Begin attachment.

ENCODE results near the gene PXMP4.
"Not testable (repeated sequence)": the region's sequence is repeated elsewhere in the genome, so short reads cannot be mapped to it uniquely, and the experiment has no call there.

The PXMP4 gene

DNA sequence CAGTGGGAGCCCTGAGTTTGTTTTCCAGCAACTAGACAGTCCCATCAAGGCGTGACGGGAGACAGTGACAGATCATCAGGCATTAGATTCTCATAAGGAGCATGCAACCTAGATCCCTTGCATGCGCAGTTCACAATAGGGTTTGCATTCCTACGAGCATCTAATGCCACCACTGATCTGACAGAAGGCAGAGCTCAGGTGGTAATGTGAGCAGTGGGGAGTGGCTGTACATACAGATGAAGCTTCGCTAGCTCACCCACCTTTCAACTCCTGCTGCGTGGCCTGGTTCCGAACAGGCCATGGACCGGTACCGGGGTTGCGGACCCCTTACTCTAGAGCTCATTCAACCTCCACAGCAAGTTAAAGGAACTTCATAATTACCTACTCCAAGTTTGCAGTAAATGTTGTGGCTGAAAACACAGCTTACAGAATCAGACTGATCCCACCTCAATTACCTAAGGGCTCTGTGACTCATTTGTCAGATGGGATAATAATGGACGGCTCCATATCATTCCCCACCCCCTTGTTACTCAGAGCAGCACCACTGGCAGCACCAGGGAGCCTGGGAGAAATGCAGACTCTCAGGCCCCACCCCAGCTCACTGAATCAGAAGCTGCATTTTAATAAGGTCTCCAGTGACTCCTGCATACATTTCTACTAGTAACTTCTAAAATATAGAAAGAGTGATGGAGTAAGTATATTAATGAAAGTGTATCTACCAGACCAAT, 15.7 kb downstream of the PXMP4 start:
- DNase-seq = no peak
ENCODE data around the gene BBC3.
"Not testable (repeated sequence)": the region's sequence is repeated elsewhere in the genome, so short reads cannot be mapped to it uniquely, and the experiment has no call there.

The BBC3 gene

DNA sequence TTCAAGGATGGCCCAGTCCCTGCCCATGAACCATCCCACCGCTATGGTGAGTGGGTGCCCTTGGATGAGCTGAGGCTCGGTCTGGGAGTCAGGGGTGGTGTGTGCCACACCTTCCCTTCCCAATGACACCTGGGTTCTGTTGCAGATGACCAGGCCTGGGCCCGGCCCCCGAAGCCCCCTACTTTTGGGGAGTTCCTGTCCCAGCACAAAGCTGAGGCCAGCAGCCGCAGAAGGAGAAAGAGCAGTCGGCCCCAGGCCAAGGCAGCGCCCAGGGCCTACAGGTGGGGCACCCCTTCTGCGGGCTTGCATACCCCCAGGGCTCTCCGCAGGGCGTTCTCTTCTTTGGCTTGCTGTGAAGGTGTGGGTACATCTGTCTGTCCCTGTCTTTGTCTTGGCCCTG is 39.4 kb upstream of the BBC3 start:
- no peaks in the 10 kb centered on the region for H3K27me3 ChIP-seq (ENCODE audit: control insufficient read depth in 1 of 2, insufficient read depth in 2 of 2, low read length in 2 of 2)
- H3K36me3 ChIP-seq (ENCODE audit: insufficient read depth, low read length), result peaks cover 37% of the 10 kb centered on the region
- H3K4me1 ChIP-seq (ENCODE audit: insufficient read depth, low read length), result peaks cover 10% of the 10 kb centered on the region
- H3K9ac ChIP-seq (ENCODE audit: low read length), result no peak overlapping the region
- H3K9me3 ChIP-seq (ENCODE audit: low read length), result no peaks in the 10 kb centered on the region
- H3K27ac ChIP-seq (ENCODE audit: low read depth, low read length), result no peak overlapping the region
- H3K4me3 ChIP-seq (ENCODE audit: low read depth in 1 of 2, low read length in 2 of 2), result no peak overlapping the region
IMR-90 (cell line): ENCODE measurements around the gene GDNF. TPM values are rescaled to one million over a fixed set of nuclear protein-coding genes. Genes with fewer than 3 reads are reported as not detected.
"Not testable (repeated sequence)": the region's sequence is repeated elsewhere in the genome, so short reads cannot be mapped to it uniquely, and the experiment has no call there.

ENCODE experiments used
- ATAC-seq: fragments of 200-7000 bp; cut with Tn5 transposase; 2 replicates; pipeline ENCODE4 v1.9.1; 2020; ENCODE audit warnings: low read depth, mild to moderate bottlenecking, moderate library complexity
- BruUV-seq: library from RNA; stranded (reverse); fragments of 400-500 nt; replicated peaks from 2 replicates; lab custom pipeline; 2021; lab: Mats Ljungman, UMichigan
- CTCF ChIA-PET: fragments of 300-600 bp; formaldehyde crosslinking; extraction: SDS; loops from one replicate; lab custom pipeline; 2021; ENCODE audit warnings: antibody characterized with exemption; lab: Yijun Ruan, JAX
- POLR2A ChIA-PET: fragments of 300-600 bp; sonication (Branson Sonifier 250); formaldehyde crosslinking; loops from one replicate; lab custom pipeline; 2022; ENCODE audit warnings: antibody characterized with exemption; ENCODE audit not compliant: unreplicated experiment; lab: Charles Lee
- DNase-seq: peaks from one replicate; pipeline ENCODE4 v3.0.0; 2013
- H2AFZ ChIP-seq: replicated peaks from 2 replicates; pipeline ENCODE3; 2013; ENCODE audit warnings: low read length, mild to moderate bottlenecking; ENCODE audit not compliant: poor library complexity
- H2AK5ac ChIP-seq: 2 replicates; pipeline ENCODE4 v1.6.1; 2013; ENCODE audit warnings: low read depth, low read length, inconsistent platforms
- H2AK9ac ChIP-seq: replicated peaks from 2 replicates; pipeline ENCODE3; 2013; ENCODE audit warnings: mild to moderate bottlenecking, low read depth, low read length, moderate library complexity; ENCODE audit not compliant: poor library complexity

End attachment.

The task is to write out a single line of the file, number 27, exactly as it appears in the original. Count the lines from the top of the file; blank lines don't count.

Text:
- H2AK9ac ChIP-seq: replicated peaks from 2 replicates; pipeline ENCODE3; 2013; ENCODE audit warnings: mild to moderate bottlenecking, low read depth, low read length, moderate library complexity; ENCODE audit not compliant: poor library complexity